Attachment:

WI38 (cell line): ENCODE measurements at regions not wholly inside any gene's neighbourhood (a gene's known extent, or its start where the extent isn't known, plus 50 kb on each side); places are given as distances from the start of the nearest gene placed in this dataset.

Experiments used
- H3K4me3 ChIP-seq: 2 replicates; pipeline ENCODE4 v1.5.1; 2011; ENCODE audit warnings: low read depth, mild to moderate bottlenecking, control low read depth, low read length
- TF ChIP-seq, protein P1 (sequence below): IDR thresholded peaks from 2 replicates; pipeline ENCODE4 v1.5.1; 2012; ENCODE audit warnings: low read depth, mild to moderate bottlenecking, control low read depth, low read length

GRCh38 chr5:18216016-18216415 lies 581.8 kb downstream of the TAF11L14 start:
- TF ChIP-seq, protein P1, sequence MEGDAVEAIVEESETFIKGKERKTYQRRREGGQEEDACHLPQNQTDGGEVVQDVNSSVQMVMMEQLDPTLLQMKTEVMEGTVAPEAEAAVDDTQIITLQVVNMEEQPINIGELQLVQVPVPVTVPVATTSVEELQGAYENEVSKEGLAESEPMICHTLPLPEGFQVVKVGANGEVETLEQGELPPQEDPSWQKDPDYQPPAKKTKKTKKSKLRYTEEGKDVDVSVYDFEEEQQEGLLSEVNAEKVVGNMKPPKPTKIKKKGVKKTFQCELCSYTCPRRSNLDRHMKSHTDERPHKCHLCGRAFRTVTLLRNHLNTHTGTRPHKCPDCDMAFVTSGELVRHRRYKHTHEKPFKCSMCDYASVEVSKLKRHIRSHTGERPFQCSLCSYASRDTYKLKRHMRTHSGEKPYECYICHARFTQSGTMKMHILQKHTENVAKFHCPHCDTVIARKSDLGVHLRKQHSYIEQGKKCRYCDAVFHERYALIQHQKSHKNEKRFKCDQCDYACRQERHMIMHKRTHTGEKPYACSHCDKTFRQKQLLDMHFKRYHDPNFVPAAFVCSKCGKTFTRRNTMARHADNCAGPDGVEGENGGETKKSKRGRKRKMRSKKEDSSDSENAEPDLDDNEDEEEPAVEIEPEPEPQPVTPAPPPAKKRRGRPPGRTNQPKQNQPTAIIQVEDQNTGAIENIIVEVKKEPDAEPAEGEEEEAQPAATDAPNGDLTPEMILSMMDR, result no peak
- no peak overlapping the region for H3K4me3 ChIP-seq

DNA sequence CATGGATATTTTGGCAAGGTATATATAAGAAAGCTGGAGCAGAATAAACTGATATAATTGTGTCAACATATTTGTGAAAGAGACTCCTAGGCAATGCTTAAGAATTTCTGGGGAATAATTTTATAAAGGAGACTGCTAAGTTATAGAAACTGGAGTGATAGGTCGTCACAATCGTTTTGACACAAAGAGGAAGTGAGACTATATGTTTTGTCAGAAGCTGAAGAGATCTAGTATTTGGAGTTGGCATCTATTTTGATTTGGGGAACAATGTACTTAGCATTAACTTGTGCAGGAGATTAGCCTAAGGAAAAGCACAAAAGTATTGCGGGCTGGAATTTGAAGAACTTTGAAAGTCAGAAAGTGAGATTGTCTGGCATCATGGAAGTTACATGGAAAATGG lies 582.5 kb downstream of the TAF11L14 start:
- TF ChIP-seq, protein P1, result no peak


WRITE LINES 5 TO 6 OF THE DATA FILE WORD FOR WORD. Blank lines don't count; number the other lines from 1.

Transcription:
GRCh38 chr5:18216016-18216415 lies 581.8 kb downstream of the TAF11L14 start:
- TF ChIP-seq, protein P1, sequence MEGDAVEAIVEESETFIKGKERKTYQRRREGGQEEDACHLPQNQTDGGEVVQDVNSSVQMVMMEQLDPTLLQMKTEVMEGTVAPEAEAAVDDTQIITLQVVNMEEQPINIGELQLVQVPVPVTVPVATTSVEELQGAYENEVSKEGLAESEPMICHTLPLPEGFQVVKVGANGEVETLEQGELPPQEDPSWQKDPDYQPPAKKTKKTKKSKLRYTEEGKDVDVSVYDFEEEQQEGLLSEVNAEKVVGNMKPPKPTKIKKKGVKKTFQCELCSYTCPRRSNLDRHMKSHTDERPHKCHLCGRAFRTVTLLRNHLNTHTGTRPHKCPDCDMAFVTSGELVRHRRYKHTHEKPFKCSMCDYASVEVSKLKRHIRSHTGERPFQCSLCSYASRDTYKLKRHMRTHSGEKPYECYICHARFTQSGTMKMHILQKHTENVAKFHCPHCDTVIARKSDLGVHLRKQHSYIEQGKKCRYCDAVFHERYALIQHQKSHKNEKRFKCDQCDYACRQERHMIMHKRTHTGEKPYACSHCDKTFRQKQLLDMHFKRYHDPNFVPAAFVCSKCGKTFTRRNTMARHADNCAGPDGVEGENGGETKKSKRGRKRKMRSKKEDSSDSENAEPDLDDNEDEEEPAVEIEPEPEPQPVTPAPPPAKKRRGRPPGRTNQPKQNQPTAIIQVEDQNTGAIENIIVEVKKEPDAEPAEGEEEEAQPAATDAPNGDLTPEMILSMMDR, result no peak